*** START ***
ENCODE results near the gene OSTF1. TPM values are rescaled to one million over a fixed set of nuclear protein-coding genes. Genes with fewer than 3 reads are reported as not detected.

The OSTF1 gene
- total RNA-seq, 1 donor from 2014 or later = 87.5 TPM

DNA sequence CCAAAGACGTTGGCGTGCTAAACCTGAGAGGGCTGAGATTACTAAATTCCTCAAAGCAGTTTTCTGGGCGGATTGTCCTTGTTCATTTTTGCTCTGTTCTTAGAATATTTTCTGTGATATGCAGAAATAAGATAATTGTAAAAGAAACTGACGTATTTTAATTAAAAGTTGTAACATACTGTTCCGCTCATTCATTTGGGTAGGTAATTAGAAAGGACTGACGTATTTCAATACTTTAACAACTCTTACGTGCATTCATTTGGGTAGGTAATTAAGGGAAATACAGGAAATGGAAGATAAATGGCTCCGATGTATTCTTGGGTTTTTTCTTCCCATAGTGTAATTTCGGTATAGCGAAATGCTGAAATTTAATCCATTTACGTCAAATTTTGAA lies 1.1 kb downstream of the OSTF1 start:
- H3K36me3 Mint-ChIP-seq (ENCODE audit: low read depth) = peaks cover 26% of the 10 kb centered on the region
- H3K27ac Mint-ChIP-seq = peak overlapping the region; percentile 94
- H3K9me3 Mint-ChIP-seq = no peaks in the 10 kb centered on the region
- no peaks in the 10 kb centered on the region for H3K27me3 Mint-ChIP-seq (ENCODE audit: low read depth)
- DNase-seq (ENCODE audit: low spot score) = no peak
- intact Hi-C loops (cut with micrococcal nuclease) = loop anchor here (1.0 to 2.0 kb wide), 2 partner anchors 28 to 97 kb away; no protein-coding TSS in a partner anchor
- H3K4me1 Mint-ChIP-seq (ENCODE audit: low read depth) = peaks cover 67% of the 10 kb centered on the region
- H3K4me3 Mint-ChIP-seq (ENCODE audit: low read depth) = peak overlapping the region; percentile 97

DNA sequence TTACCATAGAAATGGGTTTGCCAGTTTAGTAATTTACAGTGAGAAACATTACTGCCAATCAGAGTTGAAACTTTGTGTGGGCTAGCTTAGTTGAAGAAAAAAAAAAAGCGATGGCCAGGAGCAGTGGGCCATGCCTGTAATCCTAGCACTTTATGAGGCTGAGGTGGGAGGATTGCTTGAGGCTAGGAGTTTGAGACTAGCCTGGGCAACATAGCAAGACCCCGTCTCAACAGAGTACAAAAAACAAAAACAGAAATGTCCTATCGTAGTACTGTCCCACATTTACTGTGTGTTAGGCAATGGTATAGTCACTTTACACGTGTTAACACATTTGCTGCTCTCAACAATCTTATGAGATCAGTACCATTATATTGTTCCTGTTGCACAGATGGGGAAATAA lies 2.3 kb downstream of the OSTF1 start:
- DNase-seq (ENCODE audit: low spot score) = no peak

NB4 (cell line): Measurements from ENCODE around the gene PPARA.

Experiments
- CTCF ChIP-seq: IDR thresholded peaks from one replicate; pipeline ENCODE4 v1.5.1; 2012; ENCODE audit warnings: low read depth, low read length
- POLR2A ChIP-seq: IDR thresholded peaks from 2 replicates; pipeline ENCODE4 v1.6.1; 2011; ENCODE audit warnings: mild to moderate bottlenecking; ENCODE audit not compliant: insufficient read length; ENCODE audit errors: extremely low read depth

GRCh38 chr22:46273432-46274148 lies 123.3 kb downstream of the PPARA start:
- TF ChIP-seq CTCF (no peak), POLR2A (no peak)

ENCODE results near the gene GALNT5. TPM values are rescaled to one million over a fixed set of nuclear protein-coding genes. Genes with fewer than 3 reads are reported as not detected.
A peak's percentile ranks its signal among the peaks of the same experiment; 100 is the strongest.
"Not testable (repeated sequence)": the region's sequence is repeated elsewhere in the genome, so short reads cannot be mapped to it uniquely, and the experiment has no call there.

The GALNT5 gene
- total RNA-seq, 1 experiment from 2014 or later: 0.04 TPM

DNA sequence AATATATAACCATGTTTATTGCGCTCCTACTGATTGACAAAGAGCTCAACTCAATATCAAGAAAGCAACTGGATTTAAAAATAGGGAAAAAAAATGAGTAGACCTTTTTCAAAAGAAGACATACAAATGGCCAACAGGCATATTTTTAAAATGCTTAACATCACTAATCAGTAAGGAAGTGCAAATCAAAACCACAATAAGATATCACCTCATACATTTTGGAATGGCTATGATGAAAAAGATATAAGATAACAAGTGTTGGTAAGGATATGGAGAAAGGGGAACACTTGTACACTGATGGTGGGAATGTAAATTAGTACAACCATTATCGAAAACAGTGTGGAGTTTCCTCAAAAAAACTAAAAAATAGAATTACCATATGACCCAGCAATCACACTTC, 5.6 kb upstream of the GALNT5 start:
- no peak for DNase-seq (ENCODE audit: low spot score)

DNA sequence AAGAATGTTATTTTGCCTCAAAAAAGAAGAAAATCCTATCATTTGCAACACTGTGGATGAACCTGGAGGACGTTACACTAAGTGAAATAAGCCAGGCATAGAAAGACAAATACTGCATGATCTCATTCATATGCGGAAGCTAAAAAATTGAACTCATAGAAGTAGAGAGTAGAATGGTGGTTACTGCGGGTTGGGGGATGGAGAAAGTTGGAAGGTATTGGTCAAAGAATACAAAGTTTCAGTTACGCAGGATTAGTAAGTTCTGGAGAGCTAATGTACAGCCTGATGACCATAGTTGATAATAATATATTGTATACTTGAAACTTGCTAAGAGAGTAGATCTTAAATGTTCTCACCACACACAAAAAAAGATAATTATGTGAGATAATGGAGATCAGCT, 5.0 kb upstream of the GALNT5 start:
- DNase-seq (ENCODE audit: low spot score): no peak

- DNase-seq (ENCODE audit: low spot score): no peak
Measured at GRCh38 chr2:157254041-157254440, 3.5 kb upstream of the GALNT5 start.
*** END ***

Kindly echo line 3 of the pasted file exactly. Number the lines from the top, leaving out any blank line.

- total RNA-seq, 1 donor from 2014 or later = 87.5 TPM